There’s an important distinction to keep in mind when you’re writing about a person’s death and choosing between murder or homicide.
We get into grammatical debates in the newsroom from time to time, and one of this week’s focused on the right term about a killing: should be called murder or homicide?
A police spokesman referred to the killing as a homicide within the context of listing how many there had been in that department’s jurisdiction that year. What he meant to say was murder, not homicide.
The two are not the same thing.
In fact, one of the things we learned in journalism class many, many moons ago was this:
All murders are homicides but not all homicides are murders.
Let me explain that.
A homicide refers to the killing of a human being. But people can be killed in different scenarios. It’s important to note that not all homicides are criminal. Some, in fact, may be legally justified.
Murder, on the other hand, is the intentional killing of a human being, with or without premeditation. Some states have degrees of murder: First-degree murder is the most criminal kind of homicide: it involves the intentional and premeditated killing of a human being. Some states automatically classify certain types of murders as “first-degree.” Some states also require “malice aforethought,” meaning “an evil disposition or purpose and an indifference to human life.”
Second-degree murder, on the other hand, involves the intention to kill but a lack of a premeditated plan to do so. Second-degree murders are sometimes called “heat of passion” murders.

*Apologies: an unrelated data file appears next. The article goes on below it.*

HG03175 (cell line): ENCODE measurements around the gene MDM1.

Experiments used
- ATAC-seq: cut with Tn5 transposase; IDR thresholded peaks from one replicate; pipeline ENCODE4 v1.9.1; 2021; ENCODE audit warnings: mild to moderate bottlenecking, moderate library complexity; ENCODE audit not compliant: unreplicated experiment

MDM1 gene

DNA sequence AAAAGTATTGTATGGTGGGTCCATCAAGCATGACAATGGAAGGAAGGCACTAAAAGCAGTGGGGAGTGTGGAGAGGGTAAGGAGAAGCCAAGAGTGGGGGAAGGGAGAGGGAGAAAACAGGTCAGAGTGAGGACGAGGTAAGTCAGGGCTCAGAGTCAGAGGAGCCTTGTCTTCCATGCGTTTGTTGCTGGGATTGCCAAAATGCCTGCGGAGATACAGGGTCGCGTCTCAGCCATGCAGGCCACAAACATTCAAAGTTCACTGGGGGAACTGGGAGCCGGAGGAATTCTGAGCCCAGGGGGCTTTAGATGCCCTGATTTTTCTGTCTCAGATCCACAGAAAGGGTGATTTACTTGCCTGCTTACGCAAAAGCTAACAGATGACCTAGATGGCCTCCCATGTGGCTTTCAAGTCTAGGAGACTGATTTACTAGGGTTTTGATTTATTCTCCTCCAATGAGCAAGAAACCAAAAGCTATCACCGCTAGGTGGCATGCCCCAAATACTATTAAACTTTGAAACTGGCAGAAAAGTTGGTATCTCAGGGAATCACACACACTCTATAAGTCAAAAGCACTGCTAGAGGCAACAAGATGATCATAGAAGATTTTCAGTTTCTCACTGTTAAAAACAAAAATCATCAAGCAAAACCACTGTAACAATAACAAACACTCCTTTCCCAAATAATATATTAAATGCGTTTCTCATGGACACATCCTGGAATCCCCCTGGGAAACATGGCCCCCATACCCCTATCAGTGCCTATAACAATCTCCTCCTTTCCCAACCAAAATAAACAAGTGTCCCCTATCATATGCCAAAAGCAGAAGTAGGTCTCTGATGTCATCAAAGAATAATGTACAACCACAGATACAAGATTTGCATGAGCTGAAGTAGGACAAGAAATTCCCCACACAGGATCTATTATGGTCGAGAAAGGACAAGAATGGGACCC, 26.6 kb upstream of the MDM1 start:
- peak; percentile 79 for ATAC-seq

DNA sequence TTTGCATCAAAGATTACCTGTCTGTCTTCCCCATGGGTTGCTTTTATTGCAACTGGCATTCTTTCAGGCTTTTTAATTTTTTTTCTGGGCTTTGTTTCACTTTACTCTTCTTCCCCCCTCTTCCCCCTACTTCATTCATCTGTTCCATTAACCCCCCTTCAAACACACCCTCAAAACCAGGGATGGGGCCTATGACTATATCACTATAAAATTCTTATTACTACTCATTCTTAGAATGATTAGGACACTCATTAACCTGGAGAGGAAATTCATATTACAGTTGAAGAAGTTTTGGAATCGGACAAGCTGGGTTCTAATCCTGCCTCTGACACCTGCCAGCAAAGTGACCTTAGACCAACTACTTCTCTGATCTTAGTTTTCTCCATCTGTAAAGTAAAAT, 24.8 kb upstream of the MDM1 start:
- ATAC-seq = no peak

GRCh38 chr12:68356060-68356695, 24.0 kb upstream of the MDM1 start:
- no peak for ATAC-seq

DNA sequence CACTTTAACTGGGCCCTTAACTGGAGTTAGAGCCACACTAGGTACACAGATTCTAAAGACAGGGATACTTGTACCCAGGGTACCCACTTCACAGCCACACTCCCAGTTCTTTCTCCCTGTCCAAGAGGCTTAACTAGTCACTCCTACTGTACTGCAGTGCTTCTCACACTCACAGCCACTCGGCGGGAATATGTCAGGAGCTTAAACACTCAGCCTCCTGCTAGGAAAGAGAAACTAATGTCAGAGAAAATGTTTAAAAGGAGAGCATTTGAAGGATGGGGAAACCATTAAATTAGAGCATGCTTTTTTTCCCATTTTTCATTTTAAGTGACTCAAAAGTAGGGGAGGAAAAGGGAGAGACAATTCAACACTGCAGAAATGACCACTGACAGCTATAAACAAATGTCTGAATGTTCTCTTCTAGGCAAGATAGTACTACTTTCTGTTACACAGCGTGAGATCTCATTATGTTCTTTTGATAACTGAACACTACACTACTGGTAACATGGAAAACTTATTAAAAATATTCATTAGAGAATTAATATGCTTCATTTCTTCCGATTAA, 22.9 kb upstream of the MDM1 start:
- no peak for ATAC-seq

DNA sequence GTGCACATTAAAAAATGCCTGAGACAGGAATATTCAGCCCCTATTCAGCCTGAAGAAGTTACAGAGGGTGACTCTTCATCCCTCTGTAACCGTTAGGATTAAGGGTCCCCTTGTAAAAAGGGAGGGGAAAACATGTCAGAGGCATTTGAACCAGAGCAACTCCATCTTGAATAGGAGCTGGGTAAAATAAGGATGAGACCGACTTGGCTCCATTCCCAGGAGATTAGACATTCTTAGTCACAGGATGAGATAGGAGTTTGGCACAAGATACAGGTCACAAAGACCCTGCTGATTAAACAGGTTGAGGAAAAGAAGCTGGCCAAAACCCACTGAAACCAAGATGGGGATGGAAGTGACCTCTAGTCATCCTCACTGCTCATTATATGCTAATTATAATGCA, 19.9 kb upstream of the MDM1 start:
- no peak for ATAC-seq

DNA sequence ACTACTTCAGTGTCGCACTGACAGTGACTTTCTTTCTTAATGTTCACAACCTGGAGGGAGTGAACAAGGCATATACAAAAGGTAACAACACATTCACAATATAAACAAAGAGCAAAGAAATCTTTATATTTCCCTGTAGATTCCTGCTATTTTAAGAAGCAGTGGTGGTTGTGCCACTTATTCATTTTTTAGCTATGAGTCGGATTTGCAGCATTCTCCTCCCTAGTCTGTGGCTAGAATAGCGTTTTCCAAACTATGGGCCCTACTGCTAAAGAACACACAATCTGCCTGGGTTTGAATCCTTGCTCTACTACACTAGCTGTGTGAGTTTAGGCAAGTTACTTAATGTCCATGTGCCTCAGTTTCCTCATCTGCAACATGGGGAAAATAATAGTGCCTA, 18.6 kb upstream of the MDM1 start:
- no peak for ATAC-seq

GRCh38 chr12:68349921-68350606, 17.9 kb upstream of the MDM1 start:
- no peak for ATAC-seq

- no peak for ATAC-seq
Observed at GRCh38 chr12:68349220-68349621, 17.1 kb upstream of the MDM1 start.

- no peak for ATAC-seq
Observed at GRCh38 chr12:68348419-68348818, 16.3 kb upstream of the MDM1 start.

Some states do not set degrees of murder at all. But murder — first or second degree or no degree at all — are homicides.
There are also killings that end up being labeled “manslaughter,” either voluntary or involuntary. Generally speaking, “voluntary manslaughter” may be the charge against someone who kills another in a disturbed state of mind but without premeditation; voluntary manslaughter and second-degree murder are very similar. “Involuntary manslaughter” may be the charge filed against someone who performs an act of recklessness that “shows indifference to the lives and safety of others” or an act of negligence “that could reasonably be foreseen to result in death,” even when no death was intended at all. Wikipedia gives the example of one pushing another in anger and the person who is pushed falls and suffers a fatal blow to the head.
Some homicides are legally “justified.” An example is a death that results from one acting in self-defense against an attacker. Different states have different laws that define what might be allowable with respect to lethal force in a self-defense situation. Other examples of “justified” killings might be wartime killings or instances in which a law enforecement officer kills someone who is threatening the officer, other officers, or civilians.
Some killings are completely accidental. The killing itself, of course, is a homicide, but if it’s deemed accidental, it’s definitely not a murder.
The police spokesman, incidentally, seemed to believe that “homicide” and “murder” are interchangeable. Some people do believe this, unfortunately. But from a legal standpoint, and for the sake of being accurate, the words should never be considered interchangeable.
Patrick is a Christian with more than 26 years experience in professional writing, producing and marketing. His professional background also includes social media, reporting for broadcast television and the web, directing, videography and photography. He enjoys getting to know people over coffee and spending time with his dog.